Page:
For our Trigger Event, select New Item in Feed, then click Continue.
At this point, we want to enter a feed URL. This will be the URL to the XML RSS feed that websites make available. For Smashing Magazine, you can find it here:
So enter that URL above into Feed URL (you can leave Username and Password blank), and keep Different GUID selected for What Triggers A New Feed Item. Then click Continue.
Same as usual, now you can test the trigger to make sure it works. If the RSS feed is valid, this will be smooth, otherwise you might see an error. The above URL should be valid!
Next, we need to choose what we want to do with the new item. Since we want it emailed, we can choose our email service, which in my case is Gmail.
For our action, we want to Send Email.
Next, you want to sign in to your account, similar to what we did with Google Cloud Print. This should be your Google account that you use Gmail with.
Now when we customize our email, we want to include the following:
- To: wherever you want these sent to, probably the same account you signed into Gmail with
- From: select your Gmail account
- From Name: can be anything you’ll recognize, like I’ll use Colbybot
- Subject: can be whatever you’d like, but a helpful idea could be “New Job Alert:" followed by selecting the title from the dropdown selection
- Body Type: you can leave as Plain
- Body: I would recommend including all tokens you’ll find helpful including the Title, Description, and Link
Once you’re done configuring, you can hit continue. Then, similar to before, click Test & Review, and you should receive your test email.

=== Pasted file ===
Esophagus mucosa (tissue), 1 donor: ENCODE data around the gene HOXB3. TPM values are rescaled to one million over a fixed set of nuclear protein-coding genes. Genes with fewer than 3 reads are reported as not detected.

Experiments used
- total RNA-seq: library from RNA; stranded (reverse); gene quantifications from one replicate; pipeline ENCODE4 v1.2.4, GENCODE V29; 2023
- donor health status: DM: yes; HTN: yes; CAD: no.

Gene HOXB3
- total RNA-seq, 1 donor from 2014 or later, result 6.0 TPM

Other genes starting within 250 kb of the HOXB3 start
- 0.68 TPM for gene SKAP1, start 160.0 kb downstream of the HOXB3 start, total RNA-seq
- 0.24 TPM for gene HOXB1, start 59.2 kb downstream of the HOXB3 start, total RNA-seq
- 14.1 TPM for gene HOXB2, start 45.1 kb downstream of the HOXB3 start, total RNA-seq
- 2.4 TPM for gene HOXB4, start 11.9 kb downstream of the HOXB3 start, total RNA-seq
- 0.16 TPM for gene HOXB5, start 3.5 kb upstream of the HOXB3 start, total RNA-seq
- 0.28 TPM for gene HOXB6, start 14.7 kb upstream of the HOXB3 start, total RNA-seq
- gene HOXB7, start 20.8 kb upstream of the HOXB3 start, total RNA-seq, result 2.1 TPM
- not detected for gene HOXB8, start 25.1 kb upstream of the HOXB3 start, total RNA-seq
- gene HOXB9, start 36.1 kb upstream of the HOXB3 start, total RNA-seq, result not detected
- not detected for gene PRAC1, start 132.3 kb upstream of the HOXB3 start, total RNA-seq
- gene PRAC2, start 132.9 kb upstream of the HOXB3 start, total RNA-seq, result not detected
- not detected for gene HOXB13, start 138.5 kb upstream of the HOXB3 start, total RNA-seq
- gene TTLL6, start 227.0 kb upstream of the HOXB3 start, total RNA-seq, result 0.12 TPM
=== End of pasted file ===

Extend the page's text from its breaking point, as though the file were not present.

Finally if you’re happy with the configuration, turn on the Zap, and enjoy your job search!
What else can you do?
Here’s more ideas to get you moving in the right direction:
- Post Tweets to Slack: every time an account tweets or someone from a list of accounts tweets, post that tweet to Slack
- File Github Bugs to Jira: whenever someone tags a Github Issue with a label of “bug”, create a new ticket in Jira with that Issue details
- Post RSS Items to Twitter: do you write your own content? Set up an RSS feed to automatically post a tweet with your new blog post
Not Google Assistant
The only thing that it’s missing for me right now is Google Assistant, otherwise I would have included some Zap ideas for that. IFTTT supports Google Assistant for simpler flows, but Zapier can get more powerful.
Zapier supports web hooks — meaning you can really do whatever you want. Though this is a premium feature, you can set up some custom workflows based off of new data Zapier sees or accept requests that you post to trigger other automations.
What's your favorite Zap?
Love hearing new creative ways to use Zapier. Share with me on Twitter!